Pilgrimage to Skara

Pilgrimage to Skara

Write on: Wed, 06 Dec 2017 by  in SPFBO - ROUND 1 10459 comments Read 162960

Disclaimer: The review below was written by Rita, who selected Pilgrimage to Skara as her semi-finalist. While Petros didn't share her strong feelings about the book, he still found it to be better than all other semi-finalists, and chose to send it as BookNest's finalist to the 2nd round of the SPFBO, with a 7/10 score. 

This is the last book in my SPFBO batch, and to be honest I wasn't expecting much since I had two strong books which got high praise from the other folks. After checking its Goodreads profile, my expectations dipped further since it has only one rating, one review, and a cover that is far from attractive.

However, this book grabbed me from page one and I ended up turning the pages at the airport with 4 hours of sleep, during the flights and in whatever free time I could find during my extremely busy work travel schedule. I haven't been so surprised by an indie book before.

Pilgrimage to Skara is a standalone and features a post-apocalyptic, early-modern type setting. It's basically flintlock fantasy, and I absolutely dislike that kind of setting.  Flintlock fantasy books, even the highly popular mainstream published, best selling ones, sit at the bottom of my TBR cause I prefer epic fantasy with premodern setting. I am also not a fan of standalones. In other words, Pilgrimage to Skara is far from my preferred type of fantasy book, yet I still loved it to death. 

The writing is sharp and crisp, reminding me of Mark Lawrence and Michael R. Fletcher style. The characters and the relationships between them are complex, the main protagonist is excellent, the supporting characters are compelling and the dialogues are absolutely top notch. Not to mention the setting was incredibly cool and had some awesome elements. The tension is perfect, even the slower scenes have the right dose of suspense and the action/fight scenes flow smoothly. Despite the many typos and line editing issues, the outstanding writing and characters more than make up for it. Normally such things pose a distraction and make it difficult to read on, but not in this book. 

The main protagonist Pell Wendt reminded me a bit of Sand dan Glokta from Joe Abercrombie's First Law trilogy, with a pinch of Jorg from The Broken Empire and and a dash of Bedeckt from Manifest Delusions. He is morally ambiguous, sharp-witted, wise-cracking, not to mention a formidable killer. He has a complicated past which haunts him, and his messed up relationship with his former lover Vyma, who is now the head of the most powerful house makes things interesting.

The political intrigue between the houses and the mysterious tyrant called the Ajudicar ruling the city adds more spice to the story. 

Wendt is a retired pathfinder who used to take supplicants to the shrines in the dangerous Outlands. Folks with the compatible aura readings are selected to go on pilgrimage to the shrines calling for them, and come back with magical gifts. Vyma's daughter Keilie ends up being the supplicant pulling Wendt out of retirement, for she is called by the most remote shrine no one has gone in centuries and Wendt is the only pathfinder with the ability to cross the harsh places on the way. Keilie's character development is stellar. She is a great complex female character, with a lot of different facets and definitely doesn't end up coming weak in the presence of a superb character like Wendt. This is not easy to pull off, hats off to Jonathan Pembroke for his character writing skill.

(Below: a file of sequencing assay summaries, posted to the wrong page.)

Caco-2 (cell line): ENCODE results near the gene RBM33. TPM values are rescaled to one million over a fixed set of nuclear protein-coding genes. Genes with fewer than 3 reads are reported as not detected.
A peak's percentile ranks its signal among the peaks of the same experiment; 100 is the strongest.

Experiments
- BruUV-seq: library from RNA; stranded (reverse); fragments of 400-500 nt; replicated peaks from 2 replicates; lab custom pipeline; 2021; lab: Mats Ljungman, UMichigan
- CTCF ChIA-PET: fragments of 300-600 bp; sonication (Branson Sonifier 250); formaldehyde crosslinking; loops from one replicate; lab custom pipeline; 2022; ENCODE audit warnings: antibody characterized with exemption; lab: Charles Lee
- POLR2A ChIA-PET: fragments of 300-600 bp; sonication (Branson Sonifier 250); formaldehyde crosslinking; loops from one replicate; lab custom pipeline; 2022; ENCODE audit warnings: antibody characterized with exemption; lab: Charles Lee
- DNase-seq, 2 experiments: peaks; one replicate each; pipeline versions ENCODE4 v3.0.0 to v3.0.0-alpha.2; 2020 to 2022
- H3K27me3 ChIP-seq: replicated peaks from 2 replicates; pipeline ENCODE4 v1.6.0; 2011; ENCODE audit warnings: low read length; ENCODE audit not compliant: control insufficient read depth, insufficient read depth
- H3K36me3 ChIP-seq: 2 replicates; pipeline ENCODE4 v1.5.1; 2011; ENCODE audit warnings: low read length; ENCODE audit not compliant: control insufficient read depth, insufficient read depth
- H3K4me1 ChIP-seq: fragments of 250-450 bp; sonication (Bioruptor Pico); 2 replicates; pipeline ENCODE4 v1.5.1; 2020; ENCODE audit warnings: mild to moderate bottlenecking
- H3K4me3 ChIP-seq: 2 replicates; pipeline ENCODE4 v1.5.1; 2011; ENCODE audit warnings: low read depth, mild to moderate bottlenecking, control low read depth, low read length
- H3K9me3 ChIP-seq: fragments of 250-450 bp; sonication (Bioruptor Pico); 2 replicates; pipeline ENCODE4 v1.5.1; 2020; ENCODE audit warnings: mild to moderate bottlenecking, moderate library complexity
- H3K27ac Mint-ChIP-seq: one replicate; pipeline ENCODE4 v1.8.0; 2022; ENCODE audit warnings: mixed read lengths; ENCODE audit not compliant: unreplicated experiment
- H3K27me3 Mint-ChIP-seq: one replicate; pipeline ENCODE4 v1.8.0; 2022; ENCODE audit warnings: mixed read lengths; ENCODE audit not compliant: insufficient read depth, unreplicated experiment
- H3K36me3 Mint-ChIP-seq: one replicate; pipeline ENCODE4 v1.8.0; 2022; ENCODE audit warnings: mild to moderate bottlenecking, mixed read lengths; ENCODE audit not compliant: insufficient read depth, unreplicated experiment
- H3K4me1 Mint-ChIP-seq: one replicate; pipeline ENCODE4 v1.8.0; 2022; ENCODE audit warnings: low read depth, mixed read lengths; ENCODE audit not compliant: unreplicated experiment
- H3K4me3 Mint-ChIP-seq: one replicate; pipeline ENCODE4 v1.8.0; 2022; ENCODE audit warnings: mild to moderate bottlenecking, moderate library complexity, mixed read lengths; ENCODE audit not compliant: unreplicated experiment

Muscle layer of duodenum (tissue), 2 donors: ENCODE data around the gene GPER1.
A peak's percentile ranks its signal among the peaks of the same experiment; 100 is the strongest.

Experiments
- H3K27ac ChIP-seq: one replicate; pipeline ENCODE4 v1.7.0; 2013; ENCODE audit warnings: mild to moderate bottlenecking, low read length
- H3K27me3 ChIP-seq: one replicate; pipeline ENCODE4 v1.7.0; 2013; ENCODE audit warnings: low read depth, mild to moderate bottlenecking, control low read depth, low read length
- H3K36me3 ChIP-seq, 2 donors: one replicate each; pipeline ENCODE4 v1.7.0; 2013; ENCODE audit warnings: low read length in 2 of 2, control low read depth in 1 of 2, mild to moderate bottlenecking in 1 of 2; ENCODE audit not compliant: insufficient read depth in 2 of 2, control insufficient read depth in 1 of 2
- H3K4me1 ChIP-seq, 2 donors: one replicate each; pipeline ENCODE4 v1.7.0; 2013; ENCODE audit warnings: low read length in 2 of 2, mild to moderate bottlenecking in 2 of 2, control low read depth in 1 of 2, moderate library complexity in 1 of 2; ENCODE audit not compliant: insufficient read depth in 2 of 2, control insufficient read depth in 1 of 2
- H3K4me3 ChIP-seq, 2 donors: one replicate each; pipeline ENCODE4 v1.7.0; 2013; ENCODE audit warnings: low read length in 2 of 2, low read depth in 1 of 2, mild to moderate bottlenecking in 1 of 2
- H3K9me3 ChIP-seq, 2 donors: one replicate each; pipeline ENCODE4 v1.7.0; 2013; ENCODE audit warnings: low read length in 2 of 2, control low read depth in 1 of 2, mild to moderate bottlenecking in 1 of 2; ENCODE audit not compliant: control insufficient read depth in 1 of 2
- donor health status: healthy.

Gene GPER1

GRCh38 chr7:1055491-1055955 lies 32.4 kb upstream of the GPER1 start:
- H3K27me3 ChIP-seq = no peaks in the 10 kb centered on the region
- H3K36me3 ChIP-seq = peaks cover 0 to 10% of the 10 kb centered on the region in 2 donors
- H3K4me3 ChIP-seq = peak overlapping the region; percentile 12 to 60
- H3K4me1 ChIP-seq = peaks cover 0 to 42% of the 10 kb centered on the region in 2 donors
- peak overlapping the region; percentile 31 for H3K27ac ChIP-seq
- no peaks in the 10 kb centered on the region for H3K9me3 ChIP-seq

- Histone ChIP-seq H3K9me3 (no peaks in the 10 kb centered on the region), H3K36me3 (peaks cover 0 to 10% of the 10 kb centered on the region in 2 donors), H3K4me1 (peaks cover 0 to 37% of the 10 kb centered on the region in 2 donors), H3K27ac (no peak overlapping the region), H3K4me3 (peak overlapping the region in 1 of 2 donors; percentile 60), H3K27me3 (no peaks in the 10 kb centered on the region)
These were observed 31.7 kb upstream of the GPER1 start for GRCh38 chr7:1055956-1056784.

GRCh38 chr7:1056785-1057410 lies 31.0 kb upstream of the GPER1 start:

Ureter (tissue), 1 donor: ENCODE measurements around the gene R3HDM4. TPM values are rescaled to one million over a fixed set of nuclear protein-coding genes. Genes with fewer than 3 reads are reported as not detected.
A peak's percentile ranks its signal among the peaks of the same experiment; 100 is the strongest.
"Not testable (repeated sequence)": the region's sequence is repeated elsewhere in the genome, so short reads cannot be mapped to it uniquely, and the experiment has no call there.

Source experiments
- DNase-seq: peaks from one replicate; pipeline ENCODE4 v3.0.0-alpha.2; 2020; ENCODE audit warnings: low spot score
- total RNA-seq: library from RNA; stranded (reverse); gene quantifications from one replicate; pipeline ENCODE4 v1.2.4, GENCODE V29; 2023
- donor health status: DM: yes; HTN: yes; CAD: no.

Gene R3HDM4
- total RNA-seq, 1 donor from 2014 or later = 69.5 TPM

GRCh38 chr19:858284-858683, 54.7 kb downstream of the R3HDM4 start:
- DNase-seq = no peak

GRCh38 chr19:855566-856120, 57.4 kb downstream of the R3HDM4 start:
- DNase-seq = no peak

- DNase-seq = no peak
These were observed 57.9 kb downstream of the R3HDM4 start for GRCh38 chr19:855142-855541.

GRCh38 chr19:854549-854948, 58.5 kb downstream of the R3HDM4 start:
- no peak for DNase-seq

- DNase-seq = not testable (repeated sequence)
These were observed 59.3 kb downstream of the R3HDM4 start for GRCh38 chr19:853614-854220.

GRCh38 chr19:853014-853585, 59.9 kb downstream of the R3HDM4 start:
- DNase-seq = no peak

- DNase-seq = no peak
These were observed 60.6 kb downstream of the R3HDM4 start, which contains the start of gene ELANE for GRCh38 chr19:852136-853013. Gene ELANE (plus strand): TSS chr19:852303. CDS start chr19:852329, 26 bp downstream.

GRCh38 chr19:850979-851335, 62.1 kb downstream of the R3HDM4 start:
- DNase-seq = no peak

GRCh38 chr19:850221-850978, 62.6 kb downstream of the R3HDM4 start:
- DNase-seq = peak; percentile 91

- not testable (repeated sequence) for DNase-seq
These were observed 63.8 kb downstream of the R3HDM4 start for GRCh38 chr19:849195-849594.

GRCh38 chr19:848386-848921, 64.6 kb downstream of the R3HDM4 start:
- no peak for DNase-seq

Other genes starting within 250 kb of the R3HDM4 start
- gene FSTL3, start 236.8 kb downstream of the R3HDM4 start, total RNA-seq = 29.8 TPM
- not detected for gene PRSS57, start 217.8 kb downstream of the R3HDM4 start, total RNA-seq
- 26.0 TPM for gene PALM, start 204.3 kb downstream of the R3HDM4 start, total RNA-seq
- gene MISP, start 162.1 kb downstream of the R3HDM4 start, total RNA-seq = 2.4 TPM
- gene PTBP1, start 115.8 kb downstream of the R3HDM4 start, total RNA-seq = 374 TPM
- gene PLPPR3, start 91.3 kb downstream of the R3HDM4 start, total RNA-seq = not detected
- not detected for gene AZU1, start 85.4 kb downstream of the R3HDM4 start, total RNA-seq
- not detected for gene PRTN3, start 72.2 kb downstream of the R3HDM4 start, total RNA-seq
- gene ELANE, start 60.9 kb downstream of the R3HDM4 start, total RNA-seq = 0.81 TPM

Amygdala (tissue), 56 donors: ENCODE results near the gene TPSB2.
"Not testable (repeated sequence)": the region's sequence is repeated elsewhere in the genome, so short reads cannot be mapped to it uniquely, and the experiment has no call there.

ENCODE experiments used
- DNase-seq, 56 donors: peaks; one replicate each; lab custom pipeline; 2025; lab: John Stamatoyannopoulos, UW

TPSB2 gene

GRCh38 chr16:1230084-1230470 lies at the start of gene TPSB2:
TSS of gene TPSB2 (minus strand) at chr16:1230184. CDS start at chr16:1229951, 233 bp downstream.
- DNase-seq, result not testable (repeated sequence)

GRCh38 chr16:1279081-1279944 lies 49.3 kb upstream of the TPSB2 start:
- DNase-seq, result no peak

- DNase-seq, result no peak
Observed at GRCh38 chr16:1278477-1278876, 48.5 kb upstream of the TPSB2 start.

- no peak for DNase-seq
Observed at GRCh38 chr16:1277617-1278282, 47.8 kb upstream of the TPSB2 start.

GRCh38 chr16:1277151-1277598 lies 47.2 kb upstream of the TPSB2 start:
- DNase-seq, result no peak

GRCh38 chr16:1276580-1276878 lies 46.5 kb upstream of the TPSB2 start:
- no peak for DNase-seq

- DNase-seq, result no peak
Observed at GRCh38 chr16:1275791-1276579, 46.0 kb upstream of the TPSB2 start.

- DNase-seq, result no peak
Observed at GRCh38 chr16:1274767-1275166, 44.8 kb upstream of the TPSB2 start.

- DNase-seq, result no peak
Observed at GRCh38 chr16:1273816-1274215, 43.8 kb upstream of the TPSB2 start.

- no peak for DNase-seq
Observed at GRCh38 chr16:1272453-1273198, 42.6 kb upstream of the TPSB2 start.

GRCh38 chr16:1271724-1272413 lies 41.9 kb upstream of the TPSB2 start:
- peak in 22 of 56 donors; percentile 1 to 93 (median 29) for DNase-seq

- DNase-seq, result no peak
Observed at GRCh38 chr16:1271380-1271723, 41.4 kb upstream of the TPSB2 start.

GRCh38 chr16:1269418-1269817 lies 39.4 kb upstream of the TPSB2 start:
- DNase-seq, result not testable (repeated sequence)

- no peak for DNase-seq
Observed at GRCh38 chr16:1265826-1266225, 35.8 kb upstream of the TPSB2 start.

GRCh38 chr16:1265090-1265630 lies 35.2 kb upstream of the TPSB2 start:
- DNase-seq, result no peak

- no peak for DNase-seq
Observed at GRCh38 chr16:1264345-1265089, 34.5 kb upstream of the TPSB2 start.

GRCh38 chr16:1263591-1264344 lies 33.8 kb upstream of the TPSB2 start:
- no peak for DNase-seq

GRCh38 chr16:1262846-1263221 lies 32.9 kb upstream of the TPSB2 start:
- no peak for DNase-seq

My other favorite supporting character was Chals, which is the sort of Tom Bombadil figure in the story, but takes on a bigger and more present role as the story develops. His impish ways and humor brighten the bleak, gritty setting and create some balance. The Ajudicar character is another well-designed side character, despite being absent. We don't see him until much later, but we are constantly reminded of his despotic ways. Making absent characters so strong is no mean feat to pull off, yet one more thing that impressed me about this book. 

Pilgrimage to Skara starts out as a familiar journey/quest story, but takes interesting twists and turns along the way. A lot of those come as big surprises, and even the rather cheerful ending is completely unusual for such a borderline grimdark book. I should think the ending is cliche, but somehow it works out just fine. There is no cliffhanger and the story is neatly wrapped up in the end, but this book left me wanting more. I truly hope Mr. Pembroke writes a sequel to this, I simply can't imagine a man like Wendt being happily retired farming turnips and maize for the rest of his life. 

It is a shame that Pilgrimage to Skara is so severely underrated, I wholeheartedly hope it doesn't stay that way for long. The plot, the characters, the prose, the setting, everything is top notch and I simply couldn't find anything to complain about other than the typos.

Last modified on Friday, 12 January 2018 12:09
Leona Henry

I’m a Linux admin by day and fantasy writer by night. I was born and raised in Istanbul, Turkey and relocated to San Jose, California in 1999 to work in the tech industry there. After living in California and Texas, I moved to Finland in 2013. I have a book review blog and currently working on my first fantasy book.


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